A Chip Off The Old Block - Notes from a Nazarene Carpenter by Jesus bar Joseph (translated from the Aramaic by Vito "Shorty" Libretto).
One of the most curious episodes in the catalogue of what may loosely be described as an amalgam of autobiography and "history of the working man" came to light after a brass-bound carpentry toolbox was recently unearthed under the roots of an ancient olive tree following an Israeli army attack on the garden adjoining a Palestinian delicatessen. Yes, I know reviewers usually turn up their nose at celebrity books, but in this case it was hard to retain a hard-line snobbish stance. Much has been said and written about the author but here, for the first time, we get his own words.
It was hard living up to my father's reputation. He would look at a tree, run his hands over the bark, smell the resin from the leaves and immediately plan the optimum style of tables and shape of stools that it could be coaxed to produce. The local carpenters' guild had a name for him. They called my father "God" because, given the right piece of timber, he could make all things. That was how, as his son, I picked up that rather embarrassing and irreverent nickname.
A lesser man than the author could have been demoralised by his relative modest talents in the family business when pitted against his overwhelming father, but this was no ordinary carpenter. From his late teens to his early twenties he struggled to make his mark in woodwork, at first with limited success. This part of the book is a rare insight into the lives of artisans and their customers two millennia ago, written not in the dry tones of a historian but with the hopeful enthusiasm of a highly educated working man. His ambition seemed to outstrip his abilities until, at the age of thirty three, he devised a revolutionary business scheme to market mass-produced cabinets and dining suites by taking advantage of the occupying force's communications network. He and his apprentices cut prime olive and cedarwood then shaped and packed it ready for shipping to all parts of the Empire, where Roman customers would then follow the Latin instructions and assemble their own furniture. Jesus bar Joseph, ever a practical man, was the first to realise his mistake. "I thought my name would be praised, you know, the customer would look over his villa at the new room fixtures and fittings and say, "blessed are the cabinet makers". Instead I nearly got myself crucified for putting resident craftsmen out of business and threatening the stability of the local economies who served the Empire ." Arrest and humiliation did not dampen his spirit and the book ends defiantly with these words, I am a skilled wood technician, not a miracle worker. I know how to saw straight, work with the grain and make good occasional furniture. One day my work will be accepted; I will be remembered when all other living carpenters are forgotten.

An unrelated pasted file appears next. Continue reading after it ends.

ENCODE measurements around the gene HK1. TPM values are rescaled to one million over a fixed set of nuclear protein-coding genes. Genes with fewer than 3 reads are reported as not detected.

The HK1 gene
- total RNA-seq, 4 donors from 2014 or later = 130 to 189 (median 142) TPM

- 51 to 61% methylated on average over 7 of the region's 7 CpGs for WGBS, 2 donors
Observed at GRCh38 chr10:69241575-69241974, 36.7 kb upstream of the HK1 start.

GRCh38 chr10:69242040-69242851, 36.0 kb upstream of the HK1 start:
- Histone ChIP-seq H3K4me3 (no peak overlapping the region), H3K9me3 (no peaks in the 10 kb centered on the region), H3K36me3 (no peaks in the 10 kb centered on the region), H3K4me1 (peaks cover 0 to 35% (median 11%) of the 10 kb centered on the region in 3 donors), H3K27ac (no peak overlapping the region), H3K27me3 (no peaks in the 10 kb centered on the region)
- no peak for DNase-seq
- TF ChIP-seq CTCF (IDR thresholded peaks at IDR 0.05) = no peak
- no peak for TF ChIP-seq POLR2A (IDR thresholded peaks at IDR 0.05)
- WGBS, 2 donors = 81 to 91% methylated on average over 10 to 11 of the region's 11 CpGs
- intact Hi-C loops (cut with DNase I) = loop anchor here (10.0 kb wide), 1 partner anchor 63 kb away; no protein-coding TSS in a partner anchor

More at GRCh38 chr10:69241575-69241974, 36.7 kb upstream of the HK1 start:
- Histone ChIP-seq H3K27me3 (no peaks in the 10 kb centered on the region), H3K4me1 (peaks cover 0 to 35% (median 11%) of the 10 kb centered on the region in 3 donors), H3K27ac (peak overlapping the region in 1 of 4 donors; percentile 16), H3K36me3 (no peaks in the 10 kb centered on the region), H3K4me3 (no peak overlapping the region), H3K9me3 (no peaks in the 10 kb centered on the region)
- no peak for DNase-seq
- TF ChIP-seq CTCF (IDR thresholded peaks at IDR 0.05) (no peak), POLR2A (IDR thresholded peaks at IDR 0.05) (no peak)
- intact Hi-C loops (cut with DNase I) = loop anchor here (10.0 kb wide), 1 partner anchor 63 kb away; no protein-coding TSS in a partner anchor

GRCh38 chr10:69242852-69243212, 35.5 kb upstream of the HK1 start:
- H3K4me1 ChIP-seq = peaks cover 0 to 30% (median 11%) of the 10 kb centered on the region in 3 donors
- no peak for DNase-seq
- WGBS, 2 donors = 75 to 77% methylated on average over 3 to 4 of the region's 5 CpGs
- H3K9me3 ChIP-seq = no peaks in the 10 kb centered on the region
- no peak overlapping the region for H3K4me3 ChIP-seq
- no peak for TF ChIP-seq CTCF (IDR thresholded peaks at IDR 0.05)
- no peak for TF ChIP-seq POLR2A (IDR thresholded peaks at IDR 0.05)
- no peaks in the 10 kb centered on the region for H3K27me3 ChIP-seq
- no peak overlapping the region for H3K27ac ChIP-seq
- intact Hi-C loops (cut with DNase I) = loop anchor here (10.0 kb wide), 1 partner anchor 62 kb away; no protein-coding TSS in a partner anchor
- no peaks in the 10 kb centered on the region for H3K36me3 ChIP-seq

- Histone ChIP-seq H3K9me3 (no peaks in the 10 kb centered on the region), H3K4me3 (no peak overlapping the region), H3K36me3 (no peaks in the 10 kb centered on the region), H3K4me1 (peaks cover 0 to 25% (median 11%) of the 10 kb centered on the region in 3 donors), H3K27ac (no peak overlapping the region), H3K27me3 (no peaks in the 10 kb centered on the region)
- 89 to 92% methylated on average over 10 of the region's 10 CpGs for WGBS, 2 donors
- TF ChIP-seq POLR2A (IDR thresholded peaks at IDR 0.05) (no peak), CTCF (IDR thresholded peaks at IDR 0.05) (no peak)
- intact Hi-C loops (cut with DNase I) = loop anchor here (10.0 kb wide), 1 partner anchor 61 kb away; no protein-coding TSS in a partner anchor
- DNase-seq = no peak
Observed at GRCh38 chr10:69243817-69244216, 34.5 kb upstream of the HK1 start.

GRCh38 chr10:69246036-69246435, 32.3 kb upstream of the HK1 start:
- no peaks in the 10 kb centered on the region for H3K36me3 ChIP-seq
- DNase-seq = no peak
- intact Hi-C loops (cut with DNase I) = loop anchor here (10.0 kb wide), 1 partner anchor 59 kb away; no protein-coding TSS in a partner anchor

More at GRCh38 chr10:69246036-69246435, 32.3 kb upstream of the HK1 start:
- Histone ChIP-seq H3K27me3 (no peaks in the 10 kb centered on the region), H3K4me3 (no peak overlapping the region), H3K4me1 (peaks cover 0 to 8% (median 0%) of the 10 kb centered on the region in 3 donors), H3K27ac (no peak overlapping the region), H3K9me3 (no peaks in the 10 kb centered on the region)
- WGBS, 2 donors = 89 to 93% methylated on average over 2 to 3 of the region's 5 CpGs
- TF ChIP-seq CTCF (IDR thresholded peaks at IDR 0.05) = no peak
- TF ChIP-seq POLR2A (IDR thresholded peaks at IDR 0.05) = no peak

A Chip Off The Old Block is well written, full of insight into the everyday working of the Roman Empire and contains hints that Mr bar Joseph, had he not been conscripted into the family business, could well have become a philosopher of some not inconsiderable influence. Who knows? It also unlocks a hidden mystery. It explains scrolls, found in hundreds of archaeological sites all over Europe and the Middle East, which had hitherto been assumed to be votive offerings or obscure tree-worship rituals. The true cult of bar Joseph, in the view of his followers, is set out in instruction on flat-pack furniture assembly by the carpenter from Nazareth. It did, in the end, make him famous.
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